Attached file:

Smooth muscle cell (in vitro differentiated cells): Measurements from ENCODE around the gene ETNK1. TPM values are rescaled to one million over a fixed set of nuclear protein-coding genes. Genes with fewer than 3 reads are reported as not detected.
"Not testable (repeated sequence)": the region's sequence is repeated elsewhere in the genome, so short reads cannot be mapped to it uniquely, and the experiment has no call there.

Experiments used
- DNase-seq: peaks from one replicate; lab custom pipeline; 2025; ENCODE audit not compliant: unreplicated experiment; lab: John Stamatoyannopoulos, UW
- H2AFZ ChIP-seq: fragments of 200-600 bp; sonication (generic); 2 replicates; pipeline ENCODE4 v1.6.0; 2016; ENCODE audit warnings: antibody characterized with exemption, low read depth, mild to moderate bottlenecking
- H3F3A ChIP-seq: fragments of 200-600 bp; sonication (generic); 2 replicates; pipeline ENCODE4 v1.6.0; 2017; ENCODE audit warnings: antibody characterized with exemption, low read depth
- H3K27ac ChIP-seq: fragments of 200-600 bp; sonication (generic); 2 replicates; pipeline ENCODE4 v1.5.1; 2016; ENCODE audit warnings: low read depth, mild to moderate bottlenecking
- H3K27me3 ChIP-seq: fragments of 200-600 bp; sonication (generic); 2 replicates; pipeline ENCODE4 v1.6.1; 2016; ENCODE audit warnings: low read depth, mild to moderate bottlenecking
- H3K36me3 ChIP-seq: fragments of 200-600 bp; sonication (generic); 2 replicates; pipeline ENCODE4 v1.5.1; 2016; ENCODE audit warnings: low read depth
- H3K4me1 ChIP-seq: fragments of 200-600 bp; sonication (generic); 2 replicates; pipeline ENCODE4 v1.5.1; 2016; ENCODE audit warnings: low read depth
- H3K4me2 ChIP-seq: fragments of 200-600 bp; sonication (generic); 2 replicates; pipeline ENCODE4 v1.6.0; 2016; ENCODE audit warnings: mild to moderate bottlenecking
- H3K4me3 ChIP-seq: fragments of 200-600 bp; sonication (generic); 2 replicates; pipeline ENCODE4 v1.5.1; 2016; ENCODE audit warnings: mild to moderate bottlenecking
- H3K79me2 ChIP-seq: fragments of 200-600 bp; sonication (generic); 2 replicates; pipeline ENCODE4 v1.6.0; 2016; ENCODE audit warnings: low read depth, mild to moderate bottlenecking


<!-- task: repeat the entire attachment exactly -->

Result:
Smooth muscle cell (in vitro differentiated cells): Measurements from ENCODE around the gene ETNK1. TPM values are rescaled to one million over a fixed set of nuclear protein-coding genes. Genes with fewer than 3 reads are reported as not detected.
"Not testable (repeated sequence)": the region's sequence is repeated elsewhere in the genome, so short reads cannot be mapped to it uniquely, and the experiment has no call there.

Experiments used
- DNase-seq: peaks from one replicate; lab custom pipeline; 2025; ENCODE audit not compliant: unreplicated experiment; lab: John Stamatoyannopoulos, UW
- H2AFZ ChIP-seq: fragments of 200-600 bp; sonication (generic); 2 replicates; pipeline ENCODE4 v1.6.0; 2016; ENCODE audit warnings: antibody characterized with exemption, low read depth, mild to moderate bottlenecking
- H3F3A ChIP-seq: fragments of 200-600 bp; sonication (generic); 2 replicates; pipeline ENCODE4 v1.6.0; 2017; ENCODE audit warnings: antibody characterized with exemption, low read depth
- H3K27ac ChIP-seq: fragments of 200-600 bp; sonication (generic); 2 replicates; pipeline ENCODE4 v1.5.1; 2016; ENCODE audit warnings: low read depth, mild to moderate bottlenecking
- H3K27me3 ChIP-seq: fragments of 200-600 bp; sonication (generic); 2 replicates; pipeline ENCODE4 v1.6.1; 2016; ENCODE audit warnings: low read depth, mild to moderate bottlenecking
- H3K36me3 ChIP-seq: fragments of 200-600 bp; sonication (generic); 2 replicates; pipeline ENCODE4 v1.5.1; 2016; ENCODE audit warnings: low read depth
- H3K4me1 ChIP-seq: fragments of 200-600 bp; sonication (generic); 2 replicates; pipeline ENCODE4 v1.5.1; 2016; ENCODE audit warnings: low read depth
- H3K4me2 ChIP-seq: fragments of 200-600 bp; sonication (generic); 2 replicates; pipeline ENCODE4 v1.6.0; 2016; ENCODE audit warnings: mild to moderate bottlenecking
- H3K4me3 ChIP-seq: fragments of 200-600 bp; sonication (generic); 2 replicates; pipeline ENCODE4 v1.5.1; 2016; ENCODE audit warnings: mild to moderate bottlenecking
- H3K79me2 ChIP-seq: fragments of 200-600 bp; sonication (generic); 2 replicates; pipeline ENCODE4 v1.6.0; 2016; ENCODE audit warnings: low read depth, mild to moderate bottlenecking